Friday, October 10, 2008

What to Watch? Deflation? Banks?

Brief item at RedState:

...The most disturbing new sign this morning is in the bond market. US Treasury debt has not rallied strongly this week, as you expect it to when times are tough everywhere else. The very front end of the yield curve is sharply lower, with T-bill rates again nearing historic lows.

But farther out the curve, Treasury securities are mostly flat to lower. In some cases, yield spreads between Treasuries and swap interest rates at equivalent points on the yield curve have become negative.

That is portentous and hard to explain. It could be nothing. It could be the market trying to digest a lot of new and unusually-structured issuance by the Treasury this week.
Or it could be the start of a global deflation. Pray that we’re not seeing the latter

The "D"-word has been batted around by a few folks--notoriously the gold-bugs--in the last few months. Curious that gold-bugs would be playing with it, as it's INflation which usually drives people to purchase the yellowmetal.

But why not deflation? Housing in the US is deflating rapidly, dragging mortgage-assets down along with it. Labor-cost pressures have deflated the cost of goods (see PRChina.) The Dow was certainly INflated when it was selling at 20x earnings, where the historical norm is 7x. (Big difference there, folks.)

Interesting times.

Now comes Ritholtz:

...Consider the way fractional banking works. Depositors open accounts with banks, earning interest, along with ready access to their accounts at any branch or ATM. The bank leaves a small fraction of the money on deposit, and uses the rest for loans, either to businesses or consumers. The smaller the fraction retained on deposit by the banks, the more money they have to lend out, and in theory, the greater their potential profits.

This is a quaint, 18th-century system. It worked well—at least before the modern era of derivatives and excess leverage

In recent years, banks ran into three kinds of trouble: They made loans to people who failed to repay them; they did not keep adequate capital on reserve; they compounded their problems by borrowing money from each other to buy back all of those loans after they had been repackaged as fancy securities.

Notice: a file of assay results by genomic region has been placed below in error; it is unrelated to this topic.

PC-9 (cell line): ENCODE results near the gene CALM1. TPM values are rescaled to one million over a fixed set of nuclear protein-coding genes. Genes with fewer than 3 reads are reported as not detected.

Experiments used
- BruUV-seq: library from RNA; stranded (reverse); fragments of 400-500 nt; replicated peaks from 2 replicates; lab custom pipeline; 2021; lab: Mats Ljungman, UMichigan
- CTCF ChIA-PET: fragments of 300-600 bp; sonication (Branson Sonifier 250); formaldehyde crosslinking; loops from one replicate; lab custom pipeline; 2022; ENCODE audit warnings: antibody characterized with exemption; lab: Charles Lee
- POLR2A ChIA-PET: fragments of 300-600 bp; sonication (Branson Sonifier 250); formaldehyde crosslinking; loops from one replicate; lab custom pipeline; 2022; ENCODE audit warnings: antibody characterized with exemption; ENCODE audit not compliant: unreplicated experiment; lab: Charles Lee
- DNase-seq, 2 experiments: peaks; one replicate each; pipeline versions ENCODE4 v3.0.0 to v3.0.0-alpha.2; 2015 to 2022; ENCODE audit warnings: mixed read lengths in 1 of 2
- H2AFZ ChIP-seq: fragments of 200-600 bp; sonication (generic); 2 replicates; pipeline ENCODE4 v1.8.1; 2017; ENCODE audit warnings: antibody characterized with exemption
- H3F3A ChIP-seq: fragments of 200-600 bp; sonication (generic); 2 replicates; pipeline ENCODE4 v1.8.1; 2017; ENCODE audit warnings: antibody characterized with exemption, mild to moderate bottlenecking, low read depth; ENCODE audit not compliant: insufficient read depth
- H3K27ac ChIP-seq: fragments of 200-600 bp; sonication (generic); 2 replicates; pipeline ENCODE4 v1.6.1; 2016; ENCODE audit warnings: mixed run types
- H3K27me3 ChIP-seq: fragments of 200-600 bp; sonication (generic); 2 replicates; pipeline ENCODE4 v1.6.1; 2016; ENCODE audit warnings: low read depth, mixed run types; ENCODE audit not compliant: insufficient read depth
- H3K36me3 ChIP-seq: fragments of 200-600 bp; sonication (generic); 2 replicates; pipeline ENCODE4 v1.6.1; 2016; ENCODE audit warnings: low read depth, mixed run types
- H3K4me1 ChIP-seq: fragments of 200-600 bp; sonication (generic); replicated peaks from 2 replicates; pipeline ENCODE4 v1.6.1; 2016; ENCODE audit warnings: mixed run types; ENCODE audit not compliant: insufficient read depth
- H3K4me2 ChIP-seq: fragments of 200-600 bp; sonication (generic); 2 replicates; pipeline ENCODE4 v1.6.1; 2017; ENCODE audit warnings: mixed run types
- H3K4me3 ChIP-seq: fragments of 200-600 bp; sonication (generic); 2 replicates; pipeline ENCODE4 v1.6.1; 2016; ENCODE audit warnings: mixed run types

If it sounds ridiculous, it is only because it was.

What makes the current crisis so dangerous is that all these complex financial maneuvers have left the institutions themselves shell shocked. They no longer know who to trust. When Banks cannot tell if the other bank across the street has enough money to survive through tomorrow, they cease credit operations. As long as this condition exists, banks will be reluctant to lend money to anyone but the strongest financial institutions, who of course, do not need it.
Hence, a credit freeze.

His thoughts? Kill off the weak banks, gently but firmly. Recapitalize the survivors by Treasury buying preferred, matching dollar-for-dollar with private purchases of same.

What Ritholtz discounts is the 'original' TARP--buying the dodgy assets from banks, which has the effect of 'recapitalizing' by reducing the capital requirements to support those assets.

One wonders why he blows off that plan, which would SEEM to have the same effect (albeit indirectly rather than directly.)


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